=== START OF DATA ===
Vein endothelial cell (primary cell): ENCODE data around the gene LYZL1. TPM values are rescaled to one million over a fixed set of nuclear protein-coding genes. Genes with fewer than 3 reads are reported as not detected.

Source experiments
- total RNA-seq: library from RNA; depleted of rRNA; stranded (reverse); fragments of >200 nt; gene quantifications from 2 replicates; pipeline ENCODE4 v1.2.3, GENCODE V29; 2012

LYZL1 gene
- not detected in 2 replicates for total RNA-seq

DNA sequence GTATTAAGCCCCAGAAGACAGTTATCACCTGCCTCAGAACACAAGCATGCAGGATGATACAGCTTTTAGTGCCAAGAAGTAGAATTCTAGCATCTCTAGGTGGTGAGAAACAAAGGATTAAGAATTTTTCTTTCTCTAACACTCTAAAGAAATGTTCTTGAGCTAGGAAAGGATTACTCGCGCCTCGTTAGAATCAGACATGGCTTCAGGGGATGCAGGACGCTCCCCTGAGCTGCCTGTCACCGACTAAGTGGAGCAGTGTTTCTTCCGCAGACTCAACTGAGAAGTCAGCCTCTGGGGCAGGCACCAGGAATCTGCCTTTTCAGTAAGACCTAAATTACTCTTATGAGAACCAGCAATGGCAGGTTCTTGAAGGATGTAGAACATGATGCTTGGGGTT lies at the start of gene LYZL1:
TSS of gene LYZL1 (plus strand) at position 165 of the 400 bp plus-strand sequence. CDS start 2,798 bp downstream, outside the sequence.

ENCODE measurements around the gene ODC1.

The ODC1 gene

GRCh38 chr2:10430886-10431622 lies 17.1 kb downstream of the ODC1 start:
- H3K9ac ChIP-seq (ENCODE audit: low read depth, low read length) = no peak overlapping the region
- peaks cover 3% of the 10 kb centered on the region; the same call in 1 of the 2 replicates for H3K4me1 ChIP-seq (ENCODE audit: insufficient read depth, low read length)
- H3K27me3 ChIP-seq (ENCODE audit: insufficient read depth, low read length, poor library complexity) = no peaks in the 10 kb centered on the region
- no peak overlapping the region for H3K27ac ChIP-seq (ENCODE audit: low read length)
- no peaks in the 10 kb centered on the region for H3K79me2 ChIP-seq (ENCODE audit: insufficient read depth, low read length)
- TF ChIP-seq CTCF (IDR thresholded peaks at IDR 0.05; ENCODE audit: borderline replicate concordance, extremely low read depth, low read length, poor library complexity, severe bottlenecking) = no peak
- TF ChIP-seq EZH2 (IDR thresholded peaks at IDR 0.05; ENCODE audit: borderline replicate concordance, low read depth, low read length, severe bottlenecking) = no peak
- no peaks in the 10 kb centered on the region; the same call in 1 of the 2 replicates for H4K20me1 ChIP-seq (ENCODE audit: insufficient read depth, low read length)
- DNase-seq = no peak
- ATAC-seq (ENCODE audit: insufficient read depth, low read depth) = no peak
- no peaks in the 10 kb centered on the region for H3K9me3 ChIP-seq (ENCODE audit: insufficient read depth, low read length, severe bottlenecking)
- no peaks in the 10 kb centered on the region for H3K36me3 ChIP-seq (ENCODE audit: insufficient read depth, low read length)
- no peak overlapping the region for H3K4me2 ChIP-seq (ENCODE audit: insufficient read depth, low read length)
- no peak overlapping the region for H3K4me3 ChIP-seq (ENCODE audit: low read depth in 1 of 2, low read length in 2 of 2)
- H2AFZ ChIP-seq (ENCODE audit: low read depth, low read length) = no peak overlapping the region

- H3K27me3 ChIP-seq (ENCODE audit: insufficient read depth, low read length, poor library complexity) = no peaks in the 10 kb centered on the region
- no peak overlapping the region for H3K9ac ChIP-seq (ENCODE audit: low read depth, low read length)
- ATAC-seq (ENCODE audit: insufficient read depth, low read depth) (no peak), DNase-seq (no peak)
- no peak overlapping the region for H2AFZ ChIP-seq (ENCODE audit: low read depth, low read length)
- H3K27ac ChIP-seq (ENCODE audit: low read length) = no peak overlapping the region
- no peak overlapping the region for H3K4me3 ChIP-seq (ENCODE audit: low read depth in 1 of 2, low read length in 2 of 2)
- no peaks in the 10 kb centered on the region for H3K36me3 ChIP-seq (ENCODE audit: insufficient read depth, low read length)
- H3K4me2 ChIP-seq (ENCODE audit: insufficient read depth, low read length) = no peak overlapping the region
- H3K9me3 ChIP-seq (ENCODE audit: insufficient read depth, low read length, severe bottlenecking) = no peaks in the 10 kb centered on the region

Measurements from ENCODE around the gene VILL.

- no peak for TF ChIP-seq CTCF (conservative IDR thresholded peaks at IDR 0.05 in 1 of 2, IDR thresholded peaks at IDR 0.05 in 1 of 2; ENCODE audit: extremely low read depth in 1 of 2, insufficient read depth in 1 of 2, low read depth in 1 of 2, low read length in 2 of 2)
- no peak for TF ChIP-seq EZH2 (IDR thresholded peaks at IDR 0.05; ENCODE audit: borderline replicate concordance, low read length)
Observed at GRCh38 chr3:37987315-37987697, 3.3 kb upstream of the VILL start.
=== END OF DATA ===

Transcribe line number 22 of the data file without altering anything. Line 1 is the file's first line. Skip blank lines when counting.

- no peaks in the 10 kb centered on the region for H3K36me3 ChIP-seq (ENCODE audit: insufficient read depth, low read length)